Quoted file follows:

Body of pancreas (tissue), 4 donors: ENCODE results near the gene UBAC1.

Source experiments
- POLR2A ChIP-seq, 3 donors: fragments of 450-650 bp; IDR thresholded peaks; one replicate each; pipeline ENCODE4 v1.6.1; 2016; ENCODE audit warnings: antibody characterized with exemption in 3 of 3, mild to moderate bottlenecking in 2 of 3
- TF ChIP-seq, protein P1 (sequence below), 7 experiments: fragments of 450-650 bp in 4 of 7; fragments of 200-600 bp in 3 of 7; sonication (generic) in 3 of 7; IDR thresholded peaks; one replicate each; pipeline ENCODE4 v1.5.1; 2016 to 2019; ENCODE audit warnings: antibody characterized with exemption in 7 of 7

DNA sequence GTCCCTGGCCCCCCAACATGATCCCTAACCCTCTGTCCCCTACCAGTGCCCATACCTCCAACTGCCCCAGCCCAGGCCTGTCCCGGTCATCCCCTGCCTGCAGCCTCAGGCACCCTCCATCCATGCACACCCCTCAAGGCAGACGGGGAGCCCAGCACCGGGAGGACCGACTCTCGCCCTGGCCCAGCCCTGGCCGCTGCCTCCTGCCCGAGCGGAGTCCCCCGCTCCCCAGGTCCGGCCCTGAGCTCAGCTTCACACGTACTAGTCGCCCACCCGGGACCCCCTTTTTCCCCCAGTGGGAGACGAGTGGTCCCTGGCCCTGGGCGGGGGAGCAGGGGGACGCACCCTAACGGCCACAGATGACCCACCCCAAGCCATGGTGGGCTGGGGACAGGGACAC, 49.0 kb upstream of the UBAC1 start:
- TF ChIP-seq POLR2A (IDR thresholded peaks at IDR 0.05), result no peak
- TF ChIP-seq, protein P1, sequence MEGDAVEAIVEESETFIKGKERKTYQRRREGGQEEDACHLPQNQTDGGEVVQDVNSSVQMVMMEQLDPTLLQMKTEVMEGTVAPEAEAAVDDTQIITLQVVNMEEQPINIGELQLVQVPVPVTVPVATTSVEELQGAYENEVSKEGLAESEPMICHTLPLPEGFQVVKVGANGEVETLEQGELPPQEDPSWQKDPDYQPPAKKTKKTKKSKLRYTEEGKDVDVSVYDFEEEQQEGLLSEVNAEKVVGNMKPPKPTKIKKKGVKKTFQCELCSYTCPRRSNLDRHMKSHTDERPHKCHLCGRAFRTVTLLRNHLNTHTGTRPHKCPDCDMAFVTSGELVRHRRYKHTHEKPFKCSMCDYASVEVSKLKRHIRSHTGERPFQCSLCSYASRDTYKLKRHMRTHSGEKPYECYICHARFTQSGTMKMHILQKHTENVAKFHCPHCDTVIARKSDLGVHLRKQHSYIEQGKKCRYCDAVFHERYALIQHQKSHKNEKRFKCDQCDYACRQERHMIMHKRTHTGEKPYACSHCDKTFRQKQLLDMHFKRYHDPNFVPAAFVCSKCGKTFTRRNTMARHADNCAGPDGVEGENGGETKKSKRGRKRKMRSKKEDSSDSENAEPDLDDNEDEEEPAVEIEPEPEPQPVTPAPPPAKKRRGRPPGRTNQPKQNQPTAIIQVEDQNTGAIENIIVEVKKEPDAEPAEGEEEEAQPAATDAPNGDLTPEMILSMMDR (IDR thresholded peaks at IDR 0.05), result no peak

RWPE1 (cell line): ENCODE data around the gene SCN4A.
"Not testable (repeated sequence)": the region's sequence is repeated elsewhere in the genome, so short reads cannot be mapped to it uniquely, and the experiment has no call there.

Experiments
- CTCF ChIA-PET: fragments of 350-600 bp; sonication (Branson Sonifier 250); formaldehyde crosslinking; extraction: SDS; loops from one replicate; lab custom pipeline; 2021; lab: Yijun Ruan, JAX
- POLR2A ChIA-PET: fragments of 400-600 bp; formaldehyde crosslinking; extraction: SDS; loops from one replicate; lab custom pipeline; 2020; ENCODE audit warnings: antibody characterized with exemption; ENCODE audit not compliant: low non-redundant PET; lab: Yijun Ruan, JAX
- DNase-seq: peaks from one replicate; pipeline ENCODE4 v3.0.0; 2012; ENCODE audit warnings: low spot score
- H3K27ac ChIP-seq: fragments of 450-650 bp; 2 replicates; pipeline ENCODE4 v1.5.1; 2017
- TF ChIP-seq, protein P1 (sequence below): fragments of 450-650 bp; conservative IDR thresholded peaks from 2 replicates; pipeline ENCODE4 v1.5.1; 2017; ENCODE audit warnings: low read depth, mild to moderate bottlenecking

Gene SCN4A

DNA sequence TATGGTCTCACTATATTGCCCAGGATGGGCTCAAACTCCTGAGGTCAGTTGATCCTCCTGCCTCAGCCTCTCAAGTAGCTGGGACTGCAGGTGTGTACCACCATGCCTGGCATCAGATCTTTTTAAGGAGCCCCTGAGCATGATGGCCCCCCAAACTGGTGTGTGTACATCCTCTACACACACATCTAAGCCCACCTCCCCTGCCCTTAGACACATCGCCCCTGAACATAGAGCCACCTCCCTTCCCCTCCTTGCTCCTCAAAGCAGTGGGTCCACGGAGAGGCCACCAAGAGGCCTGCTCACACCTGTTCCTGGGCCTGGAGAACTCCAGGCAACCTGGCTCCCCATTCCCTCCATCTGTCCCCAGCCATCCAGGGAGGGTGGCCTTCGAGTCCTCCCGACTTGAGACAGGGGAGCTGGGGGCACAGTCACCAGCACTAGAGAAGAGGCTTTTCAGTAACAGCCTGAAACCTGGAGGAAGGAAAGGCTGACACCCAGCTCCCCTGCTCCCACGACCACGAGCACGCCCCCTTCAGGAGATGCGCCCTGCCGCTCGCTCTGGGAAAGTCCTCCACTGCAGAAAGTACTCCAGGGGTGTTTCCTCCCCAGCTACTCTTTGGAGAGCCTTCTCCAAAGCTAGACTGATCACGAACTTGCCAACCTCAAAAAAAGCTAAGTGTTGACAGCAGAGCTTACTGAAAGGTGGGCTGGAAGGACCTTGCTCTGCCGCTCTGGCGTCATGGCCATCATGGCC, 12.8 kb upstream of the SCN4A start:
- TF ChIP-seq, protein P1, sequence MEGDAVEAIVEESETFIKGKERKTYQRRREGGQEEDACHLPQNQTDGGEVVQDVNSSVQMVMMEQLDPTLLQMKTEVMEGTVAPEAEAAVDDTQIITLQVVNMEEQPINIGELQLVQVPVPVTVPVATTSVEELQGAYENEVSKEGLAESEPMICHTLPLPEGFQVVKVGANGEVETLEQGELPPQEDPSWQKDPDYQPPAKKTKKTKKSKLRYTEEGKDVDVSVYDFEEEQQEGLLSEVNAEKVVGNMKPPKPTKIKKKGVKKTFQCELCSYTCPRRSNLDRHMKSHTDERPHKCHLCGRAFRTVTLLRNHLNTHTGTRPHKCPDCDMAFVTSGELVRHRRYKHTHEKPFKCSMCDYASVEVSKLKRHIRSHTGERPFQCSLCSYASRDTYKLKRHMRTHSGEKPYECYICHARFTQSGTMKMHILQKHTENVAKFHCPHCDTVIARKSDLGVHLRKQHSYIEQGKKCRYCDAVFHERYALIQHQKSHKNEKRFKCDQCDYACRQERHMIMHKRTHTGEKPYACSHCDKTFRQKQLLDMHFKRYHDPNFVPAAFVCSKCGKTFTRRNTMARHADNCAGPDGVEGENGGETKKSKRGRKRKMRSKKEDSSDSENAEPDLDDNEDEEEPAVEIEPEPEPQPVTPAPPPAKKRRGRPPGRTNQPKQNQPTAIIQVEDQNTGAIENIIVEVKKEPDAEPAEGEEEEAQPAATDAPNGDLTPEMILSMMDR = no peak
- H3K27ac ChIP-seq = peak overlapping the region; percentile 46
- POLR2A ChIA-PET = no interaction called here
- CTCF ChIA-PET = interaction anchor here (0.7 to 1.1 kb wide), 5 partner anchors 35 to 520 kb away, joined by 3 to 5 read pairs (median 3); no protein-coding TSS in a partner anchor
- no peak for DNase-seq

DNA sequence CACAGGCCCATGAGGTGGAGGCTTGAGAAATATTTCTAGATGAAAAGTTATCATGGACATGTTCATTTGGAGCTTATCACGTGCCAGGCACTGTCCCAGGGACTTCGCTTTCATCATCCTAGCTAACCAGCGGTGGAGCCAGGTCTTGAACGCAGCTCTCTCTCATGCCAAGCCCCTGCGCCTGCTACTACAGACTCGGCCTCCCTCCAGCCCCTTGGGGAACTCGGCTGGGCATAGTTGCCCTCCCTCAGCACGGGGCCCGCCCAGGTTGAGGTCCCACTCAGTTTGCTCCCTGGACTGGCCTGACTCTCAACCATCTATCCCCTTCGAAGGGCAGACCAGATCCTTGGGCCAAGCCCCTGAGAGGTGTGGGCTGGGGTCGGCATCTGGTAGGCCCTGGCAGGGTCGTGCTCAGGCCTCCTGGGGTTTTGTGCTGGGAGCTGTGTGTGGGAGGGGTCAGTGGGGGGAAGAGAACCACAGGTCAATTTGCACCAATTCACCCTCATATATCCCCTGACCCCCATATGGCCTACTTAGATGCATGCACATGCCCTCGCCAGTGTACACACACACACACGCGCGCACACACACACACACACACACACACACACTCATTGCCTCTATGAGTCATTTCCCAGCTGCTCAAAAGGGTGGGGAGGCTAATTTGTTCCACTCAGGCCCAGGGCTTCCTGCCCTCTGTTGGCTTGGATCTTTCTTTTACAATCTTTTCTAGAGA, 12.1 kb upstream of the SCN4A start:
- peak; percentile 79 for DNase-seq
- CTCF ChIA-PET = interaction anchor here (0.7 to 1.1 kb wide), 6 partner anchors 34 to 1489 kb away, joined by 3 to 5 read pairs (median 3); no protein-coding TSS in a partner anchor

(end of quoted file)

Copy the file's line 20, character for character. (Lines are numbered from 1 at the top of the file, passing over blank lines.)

- POLR2A ChIA-PET = no interaction called here